May 11, 2007

Take Five--Great Country Song Titles

[Take Five. Every Friday, at least in theory, Fire on the Mountain picks a category and lists five cool things in it. It's up to you, dear reader, to add your own in the Comments section. Just click on the word "comments" at the bottom of the piece and you're off to the races.]

Writing good song titles is an art. Even though most of the time the title features somewhere in the song’s chorus, I’m not talking about great choruses. For purposes of this post, a good title is one that just reading it makes you want to go out and listen to the cut it adorns, sound unheard.

There are some folks around today who write monster song titles as a matter of course: Amy Rigby (“Are We Ever Gonna Have Sex Again?”) and the Drive–By Truckers (“When The Pin Hits The Shell”) leap to mind. Interestingly, both of them had formative exposure to Country & Western, the popular music genre which on average has the best titles, hands down.

So without further ado, here’s evidence of my argument. Five country songs whose titles I’m betting will make you wanna check ‘em out--that is, if you don’t already have ‘em.


Girls Lie Too
—(Connie Harrington, Kelley Lovelace, Tim Nichols) Terri Clark

Always Keep An Edge On Your Knife—(Corb Lund) Corb Lund Band

Women’s Prison--Loretta Lynn

Cowboys Are Frequently Secretly (Fond Of Each Other)--(Ned Sublette) Willie Nelson

If The Trailer’s Rockin’, Don’t Come Knockin’—Billy Joe Shaver

If you are indeed tempted, I can also warrant that none of these tunes is a letdown from the title. Meanwhile, why don’t you chip in a couple of your own favorites in the comments section below?

And there’s a prize for any reader who guesses what else these five songs have in common (hint: this unifying factor may lead to future Take Fives on the same topic).


Anonymous said...

I'll add just three, the excellent farming anthem "The Truck Got Stuck" by the same Corb Lund Band who recorded "Always Keep An Edge On Your Knife", Johnny Cash's "The Man Who Couldn't Cry" and The Austin Lounge Lizards' incredibly prescient "Jesus Loves Me (But he can't STAND you)".

Anonymous said...

I don't know if it's exactly country, but I do like "I Can't Drink You Pretty" by Ethan Daniel Davidson.

Jimmy Higgins said...

Jesse, I don't know that one, but from the title, it's in the time-tested C&W tradition of "The Girls All Get Prettier At Closing Time" and Neal McCoy's "Billy's Got His Beer Goggles On." Both decent songs--well, the latter anyhow--but docked a half a point because after you read the title, you know exactly what the song's about.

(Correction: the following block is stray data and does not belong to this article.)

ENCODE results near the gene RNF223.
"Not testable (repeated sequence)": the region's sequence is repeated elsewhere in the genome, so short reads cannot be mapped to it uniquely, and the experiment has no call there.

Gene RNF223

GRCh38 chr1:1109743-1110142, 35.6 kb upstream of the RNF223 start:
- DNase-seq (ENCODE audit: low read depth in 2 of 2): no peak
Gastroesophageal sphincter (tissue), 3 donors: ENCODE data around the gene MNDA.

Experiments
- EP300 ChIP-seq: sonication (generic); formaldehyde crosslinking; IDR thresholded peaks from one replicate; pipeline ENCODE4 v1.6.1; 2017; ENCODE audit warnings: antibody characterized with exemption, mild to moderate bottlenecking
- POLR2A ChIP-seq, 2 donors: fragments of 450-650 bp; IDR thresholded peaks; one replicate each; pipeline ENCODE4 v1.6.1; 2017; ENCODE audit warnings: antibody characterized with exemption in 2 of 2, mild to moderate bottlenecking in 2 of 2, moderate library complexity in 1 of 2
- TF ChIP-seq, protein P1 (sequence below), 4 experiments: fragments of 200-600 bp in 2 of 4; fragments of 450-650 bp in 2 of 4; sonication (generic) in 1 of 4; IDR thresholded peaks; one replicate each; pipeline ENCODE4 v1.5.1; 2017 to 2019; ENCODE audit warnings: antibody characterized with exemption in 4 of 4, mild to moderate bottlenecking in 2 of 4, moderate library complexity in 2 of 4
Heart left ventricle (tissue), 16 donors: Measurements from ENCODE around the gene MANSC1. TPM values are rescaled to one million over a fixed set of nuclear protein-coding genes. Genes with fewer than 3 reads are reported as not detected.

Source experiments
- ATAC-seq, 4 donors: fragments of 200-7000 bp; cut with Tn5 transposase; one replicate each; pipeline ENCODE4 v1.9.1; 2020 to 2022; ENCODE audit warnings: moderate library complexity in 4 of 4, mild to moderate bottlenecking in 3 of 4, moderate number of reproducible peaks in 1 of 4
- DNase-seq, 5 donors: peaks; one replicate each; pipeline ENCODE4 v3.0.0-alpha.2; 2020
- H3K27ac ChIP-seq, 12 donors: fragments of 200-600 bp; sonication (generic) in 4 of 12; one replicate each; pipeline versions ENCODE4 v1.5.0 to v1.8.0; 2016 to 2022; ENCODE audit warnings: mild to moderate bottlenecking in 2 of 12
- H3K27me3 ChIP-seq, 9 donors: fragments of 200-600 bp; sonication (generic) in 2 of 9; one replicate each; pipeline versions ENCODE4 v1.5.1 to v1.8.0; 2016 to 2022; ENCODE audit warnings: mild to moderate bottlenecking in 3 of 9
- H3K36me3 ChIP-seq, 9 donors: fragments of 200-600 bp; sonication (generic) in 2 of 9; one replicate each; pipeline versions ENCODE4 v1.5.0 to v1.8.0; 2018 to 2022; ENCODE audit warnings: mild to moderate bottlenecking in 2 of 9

Anonymous said...

Jesse, let me suggest (in addition to JH's bar-based musings & omphaloskepsis) that any musician with three names, particularly if two are alliteritive, is AUTOMATICALLY c&w.

Skwisgaar Skwigelf said...

Don't forget:

"How Can I Miss You When You Won't Go Away" by Dan Hicks & His Hot Licks

"I Spent My Last $10.00 (On Birth Control And Beer)" by Two Nice Girls

TNTrash said...


How can you NOT add the tune, written by David Allan Coe but made famous by Johnny Paycheck, "Take this Job and Shove It"???

Jimmy Higgins said...

G.F. has cited a couple of not-quite-country cuts that are true gems, the both of them. Tntrash, in self-defense, I answer my own challenge (saving me a prize)--all of the Take Five tunes were released in the current decade.

Now ya wanna go back a bit further, howzabout “Talk Back Trmbling Lips" or "Are They Gonna Make Us Outlaws Again?" or "Somebody Always Paints The Wall." All bona-fide classics, but if you haven't heard 'em, don't these titles pique your curiosity? I mean they aren't cute or funny, just intriguing.

Jimmy Higgins said...

Another question--I put links up to three of the tunes in my original post. Did anybody check 'em out for the first time? Opinions?

Anonymous said...

Yeh, that's a fair request. To be honest, the sound quality at the linked site for Terri Clark's "Girls Lie Too" was so bad it was tough to even listen to (though the lyric looks amusing). I was hoping for more depth from Loretta Lynn, the imagery and message was fairly shallow though the music's great. Ned Sublette's song, on the other hand, definitely makes it to my iPod!

Skwisgaar Skwigelf said...

Jimmy, you raise an interesting question about how one defines "country." In other words, where, and based on what criteria, is the line drawn between "country" and "not country"? This question, of course, can probably similarly be extended to any given musical genre.

While you don't identify your criteria, you seem to be leaning in the direction of purity of form. (I doubt that you uphold the next most obvious criterion that springs to mind -- acceptance by the Nashville establishment.)

While admittedly you have far greater knowledge on the general topic than I, I guess philosophically I'm a lot more in favor of defining such categories broadly and thus creating more space for idiosyncratic and boundary-blurring works within any given category.

This might be an enormous can of worms and/or going off topic, but it might be interesting if you gave a word on your thinking around this question.

Frank Partisan said...

Ned Sublette mixes American country western music, with Cuban percussion.

Cool stuff.